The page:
In the words of Warren Buffett: “What the human being is best at doing is interpreting all new information so that their prior conclusions remain intact.” News exacerbates this flaw.

 We become prone to overconfidence, take stupid risks and misjudge opportunities. It also exacerbates another cognitive error: the story bias. Our brains crave stories that “make sense” even if they don’t correspond to reality. Any journalist who writes, “The market moved because of X” or “the company went bankrupt because of Y” is an idiot. I am fed up with this cheap way of “explaining” the world. 

  • News inhibits thinking.

 Thinking requires concentration. Concentration requires uninterrupted time. News pieces are specifically engineered to interrupt you. They are like viruses that steal attention for their own purposes.

News makes us shallow thinkers. But it’s worse than that. News severely affects memory.

 There are two types of memory. Long-range memory’s capacity is nearly infinite, but working memory is limited to a certain amount of slippery data. The path from short-term to long-term memory is a choke-point in the brain, but anything you want to understand must pass through it. If this passageway is disrupted, nothing gets through. Because news disrupts concentration, it weakens comprehension.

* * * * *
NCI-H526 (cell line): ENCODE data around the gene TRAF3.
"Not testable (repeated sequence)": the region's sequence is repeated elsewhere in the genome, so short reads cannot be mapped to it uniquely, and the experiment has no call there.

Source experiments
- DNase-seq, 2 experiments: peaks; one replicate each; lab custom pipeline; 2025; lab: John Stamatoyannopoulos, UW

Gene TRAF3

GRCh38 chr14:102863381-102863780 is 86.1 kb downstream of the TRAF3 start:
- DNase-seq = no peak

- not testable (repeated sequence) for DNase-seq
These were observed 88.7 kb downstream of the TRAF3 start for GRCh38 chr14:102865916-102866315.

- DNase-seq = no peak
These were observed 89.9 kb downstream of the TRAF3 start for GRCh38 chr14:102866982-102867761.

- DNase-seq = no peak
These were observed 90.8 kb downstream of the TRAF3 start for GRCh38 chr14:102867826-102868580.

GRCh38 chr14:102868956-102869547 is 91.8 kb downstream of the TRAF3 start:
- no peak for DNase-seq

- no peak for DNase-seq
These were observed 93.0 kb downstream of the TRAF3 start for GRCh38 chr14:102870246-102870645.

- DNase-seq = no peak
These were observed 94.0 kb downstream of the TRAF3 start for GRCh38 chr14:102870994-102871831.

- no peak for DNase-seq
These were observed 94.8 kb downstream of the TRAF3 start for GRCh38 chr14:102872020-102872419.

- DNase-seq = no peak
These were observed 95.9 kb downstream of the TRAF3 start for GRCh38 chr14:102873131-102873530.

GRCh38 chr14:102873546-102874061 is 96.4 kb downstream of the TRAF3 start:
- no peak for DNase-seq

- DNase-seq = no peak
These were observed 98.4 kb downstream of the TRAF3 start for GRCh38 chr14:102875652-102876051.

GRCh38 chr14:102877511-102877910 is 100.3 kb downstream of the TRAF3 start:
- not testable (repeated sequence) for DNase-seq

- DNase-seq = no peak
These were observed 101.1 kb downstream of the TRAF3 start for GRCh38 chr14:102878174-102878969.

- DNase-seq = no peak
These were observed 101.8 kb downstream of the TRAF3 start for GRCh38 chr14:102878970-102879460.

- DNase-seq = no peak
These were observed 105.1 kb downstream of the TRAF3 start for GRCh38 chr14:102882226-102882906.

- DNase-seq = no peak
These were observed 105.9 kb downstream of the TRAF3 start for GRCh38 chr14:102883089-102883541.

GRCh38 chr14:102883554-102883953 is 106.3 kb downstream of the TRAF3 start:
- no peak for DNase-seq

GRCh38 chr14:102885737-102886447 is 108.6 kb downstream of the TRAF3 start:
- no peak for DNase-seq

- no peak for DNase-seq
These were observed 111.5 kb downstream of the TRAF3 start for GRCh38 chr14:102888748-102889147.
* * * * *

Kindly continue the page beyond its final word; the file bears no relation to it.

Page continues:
Online news has an even worse impact. In a 2001 study two scholars in Canada showed that comprehension declines as the number of hyperlinks in a document increases. Why? Because whenever a link appears, your brain has to at least make the choice not to click, which in itself is distracting. News is an intentional interruption system.

  • News works like a drug.

 As stories develop, we want to know how they continue. With hundreds of arbitrary storylines in our heads, this craving is increasingly compelling and hard to ignore. Scientists used to think that the dense connections formed among the 100 billion neurons inside our skulls were largely fixed by the time we reached adulthood. Today we know that this is not the case. Nerve cells routinely break old connections and form new ones. The more news we consume, the more we exercise the neural circuits devoted to skimming and multitasking while ignoring those used for reading deeply and thinking with profound focus. Most news consumers – even if they used to be avid book readers – have lost the ability to absorb lengthy articles or books. After four, five pages they get tired, their concentration vanishes, they become restless. It’s not because they got older or their schedules became more onerous. It’s because the physical structure of their brains has changed. 

  • News wastes time.